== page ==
Pitchfork has dug up the crappiest album covers of 2008. I don’t know. I must admit that here are some really lazy/awful designs this year but I think the one above could be one of the BEST ALBUM COVERS OF ALL TIME!!1! OMG!!.
Here is yet another way to ruin your day’s productivity, durn it. Ted Staunton’s 78 RPM Record Labels. There are labels going all the way back to the early 1900’s and proceed up to the ’60’s. I myself would show you all the ones I like but I am trying to get some work done if that is OK with you. Sheesh.
OK. Here’s one:
This is a redesign for the Music on the Halfshell concert series held annually in Roseburg, Oregon. I was responsible for the overall design, fonts and layout and all the graphics on the site As well as most of the band content and research. (I was also took the photographs in the portfolio section for the years 2006 and 2007.) The site was built using the Joomla! content management system.
Copyright©2007 Creative Images. All Rights Reserved.
The first post in my two post series about light is musical in origin but is just as much about light as it is sound.
Last years debut album by Battles seemed to go unnoticed by most. In fact, I nearly missed it but I am certainly glad that I didn’t. It has been one of the albums that I have been listening to quite a bit lately and I return to it regularly however it is so unique that I couldn’t find a way to include a track from their album on my yearly mix CD. I just couldn’t make it work.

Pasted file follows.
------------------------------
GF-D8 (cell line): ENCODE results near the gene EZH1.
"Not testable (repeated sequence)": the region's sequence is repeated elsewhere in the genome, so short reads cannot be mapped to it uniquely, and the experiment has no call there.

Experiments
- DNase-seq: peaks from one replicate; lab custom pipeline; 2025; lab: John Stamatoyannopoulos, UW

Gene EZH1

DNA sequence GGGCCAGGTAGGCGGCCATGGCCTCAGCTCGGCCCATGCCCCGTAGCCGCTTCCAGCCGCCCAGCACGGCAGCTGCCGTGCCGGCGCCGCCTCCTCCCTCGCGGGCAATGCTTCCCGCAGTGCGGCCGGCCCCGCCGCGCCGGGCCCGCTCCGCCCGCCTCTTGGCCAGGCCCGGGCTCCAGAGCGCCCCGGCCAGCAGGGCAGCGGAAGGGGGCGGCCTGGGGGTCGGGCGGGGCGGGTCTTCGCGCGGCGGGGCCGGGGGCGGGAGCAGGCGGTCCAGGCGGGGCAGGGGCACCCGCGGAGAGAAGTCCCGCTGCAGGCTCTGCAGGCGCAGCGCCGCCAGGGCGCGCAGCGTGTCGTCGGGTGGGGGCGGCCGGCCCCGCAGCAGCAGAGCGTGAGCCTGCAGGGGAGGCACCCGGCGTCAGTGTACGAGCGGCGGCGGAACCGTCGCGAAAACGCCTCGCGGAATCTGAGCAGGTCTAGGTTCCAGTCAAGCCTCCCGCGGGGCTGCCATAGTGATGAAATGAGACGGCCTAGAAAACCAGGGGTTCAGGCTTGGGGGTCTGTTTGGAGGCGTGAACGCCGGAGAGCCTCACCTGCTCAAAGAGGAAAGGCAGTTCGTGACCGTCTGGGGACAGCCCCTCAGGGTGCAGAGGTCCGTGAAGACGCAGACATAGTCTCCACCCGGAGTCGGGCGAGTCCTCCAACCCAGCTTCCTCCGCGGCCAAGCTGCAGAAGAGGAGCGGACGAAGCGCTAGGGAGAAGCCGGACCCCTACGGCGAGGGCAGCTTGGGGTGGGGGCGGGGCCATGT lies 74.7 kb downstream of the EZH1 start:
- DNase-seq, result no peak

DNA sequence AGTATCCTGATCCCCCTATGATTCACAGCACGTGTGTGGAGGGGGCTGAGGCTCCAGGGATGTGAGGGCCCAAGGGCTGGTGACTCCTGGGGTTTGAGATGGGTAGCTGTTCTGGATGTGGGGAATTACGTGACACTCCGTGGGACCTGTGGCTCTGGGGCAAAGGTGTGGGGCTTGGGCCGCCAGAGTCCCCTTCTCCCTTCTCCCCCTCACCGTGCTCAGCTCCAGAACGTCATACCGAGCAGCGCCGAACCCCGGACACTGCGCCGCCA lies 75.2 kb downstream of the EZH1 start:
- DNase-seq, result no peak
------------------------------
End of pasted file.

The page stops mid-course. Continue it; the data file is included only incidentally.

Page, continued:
The band is made up of members of the (now defunct) bands Helmet and Don Cabellero, and you can hear the influences of those bands in the music of Battles. (Video bio here.) I can anyways. You could call it Math Rock or Future Funk or whatteverthefunk you want to call it but, in my opinion, it rises above those categories.
What pushed me over the edge on these guys was the video they created for ‘Tonto’, one of the tracks off their album. They teamed up with United Visual Artists (UVA) who are know for their interactive light installations that they create for museums and galleries. (I highly recommend that you click on that last link and peruse their entire site. There are some amazing videos of their installations as well as photos on how they are are created. They are doing some very cool things.)
UVA and Battles took their ideas to a Welsh slate mine. They created a sound triggered LED light display to match the music. In filming this, Battles played for eleven hours. If you were not aware, that is a very long time to be playing the same song. But the results are beautiful and the intermittent light flashes complement the music perfectly. Near the end they use gorgeous time lapse photography that ushers in the dawn as the song slows down to a crawl (from the 4:30 mark to the end, which is about three minutes). I find it very effective.
I hope you have good speakers and I hope you enjoy it. This music isn’t for everyone but the collaborative art is.
I just found out about this site. It is a gigantic library of music gig posters. And I mean Gi-frickin-gantic. I have yet to really search through it but on a quick glance, there are some real beauties in there. There is also a bunch of crap too.
You can search by band or by the designer. They also have a place to sell posters and other music merch. I did a quick search for Modest Mouse and came up with 145 posters. Some are super cool too:
And I have this Decemberists one designed by Mike King (reminder to self: go get it framed!):
If you find any cool posters, let me know in the comments!